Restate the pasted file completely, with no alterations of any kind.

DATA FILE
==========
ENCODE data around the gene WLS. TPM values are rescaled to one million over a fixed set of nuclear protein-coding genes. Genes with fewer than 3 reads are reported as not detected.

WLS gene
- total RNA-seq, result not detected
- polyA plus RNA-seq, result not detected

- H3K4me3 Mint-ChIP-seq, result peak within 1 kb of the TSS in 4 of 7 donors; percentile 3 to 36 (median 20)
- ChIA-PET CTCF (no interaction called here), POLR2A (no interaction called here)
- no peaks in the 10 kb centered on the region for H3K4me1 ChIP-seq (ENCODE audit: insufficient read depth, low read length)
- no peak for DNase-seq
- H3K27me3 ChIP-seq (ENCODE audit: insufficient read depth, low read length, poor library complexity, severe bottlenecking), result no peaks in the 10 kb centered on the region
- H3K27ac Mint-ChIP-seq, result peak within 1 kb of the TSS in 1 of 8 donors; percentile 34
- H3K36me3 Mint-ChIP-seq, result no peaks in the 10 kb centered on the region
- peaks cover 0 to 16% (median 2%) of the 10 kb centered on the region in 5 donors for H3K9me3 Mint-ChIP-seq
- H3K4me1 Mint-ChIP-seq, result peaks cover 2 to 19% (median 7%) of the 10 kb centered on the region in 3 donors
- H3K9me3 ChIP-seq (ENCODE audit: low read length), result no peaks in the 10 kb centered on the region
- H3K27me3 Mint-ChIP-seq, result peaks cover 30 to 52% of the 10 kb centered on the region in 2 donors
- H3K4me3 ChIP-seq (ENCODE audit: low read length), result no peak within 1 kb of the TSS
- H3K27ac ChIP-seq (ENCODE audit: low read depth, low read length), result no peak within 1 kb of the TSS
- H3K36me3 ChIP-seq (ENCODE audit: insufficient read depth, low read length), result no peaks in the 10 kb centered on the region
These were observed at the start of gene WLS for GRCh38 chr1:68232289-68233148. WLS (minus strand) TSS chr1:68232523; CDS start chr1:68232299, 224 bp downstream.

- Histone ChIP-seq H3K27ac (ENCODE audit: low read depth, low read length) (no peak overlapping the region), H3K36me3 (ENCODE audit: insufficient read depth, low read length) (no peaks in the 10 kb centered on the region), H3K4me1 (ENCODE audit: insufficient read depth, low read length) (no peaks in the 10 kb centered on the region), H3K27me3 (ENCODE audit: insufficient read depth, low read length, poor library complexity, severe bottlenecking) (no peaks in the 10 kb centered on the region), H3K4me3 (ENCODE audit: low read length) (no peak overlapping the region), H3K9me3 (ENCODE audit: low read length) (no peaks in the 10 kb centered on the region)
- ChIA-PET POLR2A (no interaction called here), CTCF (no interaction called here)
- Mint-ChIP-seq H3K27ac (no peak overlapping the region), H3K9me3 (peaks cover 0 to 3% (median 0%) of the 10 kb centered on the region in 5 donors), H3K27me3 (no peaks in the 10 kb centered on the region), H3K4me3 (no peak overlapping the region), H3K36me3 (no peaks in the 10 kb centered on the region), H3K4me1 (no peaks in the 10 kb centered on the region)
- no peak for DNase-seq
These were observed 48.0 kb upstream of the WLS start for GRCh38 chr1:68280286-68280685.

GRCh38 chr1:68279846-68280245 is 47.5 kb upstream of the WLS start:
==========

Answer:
ENCODE data around the gene WLS. TPM values are rescaled to one million over a fixed set of nuclear protein-coding genes. Genes with fewer than 3 reads are reported as not detected.

WLS gene
- total RNA-seq, result not detected
- polyA plus RNA-seq, result not detected

- H3K4me3 Mint-ChIP-seq, result peak within 1 kb of the TSS in 4 of 7 donors; percentile 3 to 36 (median 20)
- ChIA-PET CTCF (no interaction called here), POLR2A (no interaction called here)
- no peaks in the 10 kb centered on the region for H3K4me1 ChIP-seq (ENCODE audit: insufficient read depth, low read length)
- no peak for DNase-seq
- H3K27me3 ChIP-seq (ENCODE audit: insufficient read depth, low read length, poor library complexity, severe bottlenecking), result no peaks in the 10 kb centered on the region
- H3K27ac Mint-ChIP-seq, result peak within 1 kb of the TSS in 1 of 8 donors; percentile 34
- H3K36me3 Mint-ChIP-seq, result no peaks in the 10 kb centered on the region
- peaks cover 0 to 16% (median 2%) of the 10 kb centered on the region in 5 donors for H3K9me3 Mint-ChIP-seq
- H3K4me1 Mint-ChIP-seq, result peaks cover 2 to 19% (median 7%) of the 10 kb centered on the region in 3 donors
- H3K9me3 ChIP-seq (ENCODE audit: low read length), result no peaks in the 10 kb centered on the region
- H3K27me3 Mint-ChIP-seq, result peaks cover 30 to 52% of the 10 kb centered on the region in 2 donors
- H3K4me3 ChIP-seq (ENCODE audit: low read length), result no peak within 1 kb of the TSS
- H3K27ac ChIP-seq (ENCODE audit: low read depth, low read length), result no peak within 1 kb of the TSS
- H3K36me3 ChIP-seq (ENCODE audit: insufficient read depth, low read length), result no peaks in the 10 kb centered on the region
These were observed at the start of gene WLS for GRCh38 chr1:68232289-68233148. WLS (minus strand) TSS chr1:68232523; CDS start chr1:68232299, 224 bp downstream.

- Histone ChIP-seq H3K27ac (ENCODE audit: low read depth, low read length) (no peak overlapping the region), H3K36me3 (ENCODE audit: insufficient read depth, low read length) (no peaks in the 10 kb centered on the region), H3K4me1 (ENCODE audit: insufficient read depth, low read length) (no peaks in the 10 kb centered on the region), H3K27me3 (ENCODE audit: insufficient read depth, low read length, poor library complexity, severe bottlenecking) (no peaks in the 10 kb centered on the region), H3K4me3 (ENCODE audit: low read length) (no peak overlapping the region), H3K9me3 (ENCODE audit: low read length) (no peaks in the 10 kb centered on the region)
- ChIA-PET POLR2A (no interaction called here), CTCF (no interaction called here)
- Mint-ChIP-seq H3K27ac (no peak overlapping the region), H3K9me3 (peaks cover 0 to 3% (median 0%) of the 10 kb centered on the region in 5 donors), H3K27me3 (no peaks in the 10 kb centered on the region), H3K4me3 (no peak overlapping the region), H3K36me3 (no peaks in the 10 kb centered on the region), H3K4me1 (no peaks in the 10 kb centered on the region)
- no peak for DNase-seq
These were observed 48.0 kb upstream of the WLS start for GRCh38 chr1:68280286-68280685.

GRCh38 chr1:68279846-68280245 is 47.5 kb upstream of the WLS start: